This isn't your usual "I can't draw anymore plz help" thread. My problem is with the angles in my drawings, especially in faces. I can't seem to draw proper and interesting angles even in my construction.
This causes size problems in my drawings, and let's say I'm doing a portrait gives me similar looking faces (between the drawings not the drawing and the subject). This then causes a burst of rage wherein I rip up/out the page and start over. Does anyone have any suggestions on how I can beat this problem.
Slow down, observe, consider what you see before drawing. Break the face down into abstract sections - you're not drawing a face just interconnecting shapes.
Use a reference, pencil in the outline shapes of the face with a hard pencil, and once the proportions are right use some softer pencils.
if you are having trouble recreating the correct angle on your paper that you see on the model I have a way that might help check it.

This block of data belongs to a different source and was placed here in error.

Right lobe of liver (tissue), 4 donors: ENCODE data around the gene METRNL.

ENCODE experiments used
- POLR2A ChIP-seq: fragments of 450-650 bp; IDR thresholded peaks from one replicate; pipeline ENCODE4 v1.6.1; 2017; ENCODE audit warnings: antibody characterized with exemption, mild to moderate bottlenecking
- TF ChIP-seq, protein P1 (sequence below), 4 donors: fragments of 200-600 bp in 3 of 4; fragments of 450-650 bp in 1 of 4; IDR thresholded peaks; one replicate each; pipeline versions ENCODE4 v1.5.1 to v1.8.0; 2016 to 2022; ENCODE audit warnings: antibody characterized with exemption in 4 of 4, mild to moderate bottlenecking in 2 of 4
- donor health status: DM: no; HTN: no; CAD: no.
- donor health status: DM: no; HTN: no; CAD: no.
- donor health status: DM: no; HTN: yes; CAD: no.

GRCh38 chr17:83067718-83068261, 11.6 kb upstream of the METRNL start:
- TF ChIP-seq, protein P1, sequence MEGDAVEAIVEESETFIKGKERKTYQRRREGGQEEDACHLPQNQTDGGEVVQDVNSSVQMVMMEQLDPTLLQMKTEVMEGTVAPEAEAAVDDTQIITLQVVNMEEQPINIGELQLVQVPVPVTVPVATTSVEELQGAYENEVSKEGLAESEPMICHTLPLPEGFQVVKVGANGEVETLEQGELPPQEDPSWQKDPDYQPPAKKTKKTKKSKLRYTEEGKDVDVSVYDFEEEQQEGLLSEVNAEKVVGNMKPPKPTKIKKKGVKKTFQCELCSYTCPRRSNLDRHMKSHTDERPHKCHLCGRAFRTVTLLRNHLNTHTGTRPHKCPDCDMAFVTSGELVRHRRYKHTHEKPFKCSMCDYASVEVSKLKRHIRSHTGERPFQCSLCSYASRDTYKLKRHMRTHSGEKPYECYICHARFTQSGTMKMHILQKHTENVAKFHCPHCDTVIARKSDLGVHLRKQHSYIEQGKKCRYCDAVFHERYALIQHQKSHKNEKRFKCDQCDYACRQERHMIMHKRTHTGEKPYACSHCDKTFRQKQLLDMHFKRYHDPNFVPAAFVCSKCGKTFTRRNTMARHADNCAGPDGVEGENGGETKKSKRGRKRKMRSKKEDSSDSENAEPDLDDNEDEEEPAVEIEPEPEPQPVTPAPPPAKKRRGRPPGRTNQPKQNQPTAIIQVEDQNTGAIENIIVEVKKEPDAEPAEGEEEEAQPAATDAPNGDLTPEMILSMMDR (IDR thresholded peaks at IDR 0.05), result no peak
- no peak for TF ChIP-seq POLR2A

Its hard to describe with out showing but here it goes,
Take your hand with your drawing instrument and hold it to your face. Thumbside to your cheek.
Holding your pen/pencil in your thumb and pointer finger line up your pen/pencil to the angle you see before you.
Keeping that angle firm, tilt your head down towards your drawing and check the angle.
Doing this check close to your face and not arm extended out helps keep the angle correct. although you may feel a little silly it works
hope that helps
Last edited by Zazerzs; August 10th, 2009 at 04:01 PM.
It's 99% likely that you don't understand what angles are, or their purpose. Post some examples, and a description of what you think is the function of the angles.
Start with tracing over pictures. Paintings, drawings, photos, there's no difference. Pick one then trace over it a few times putting in the simple angles, then do it again freehand.
when drawing from life:
Set up your paper so it's set up vertical and arm's distance to whatever you're drawing. This is sight-size drawing. Close one eye and it's like you're tracing, the object and the drawing are the same size. Robert Fawcett's "On the art of drawing" has good info. It's a simple and obvious trick once someone explains it.
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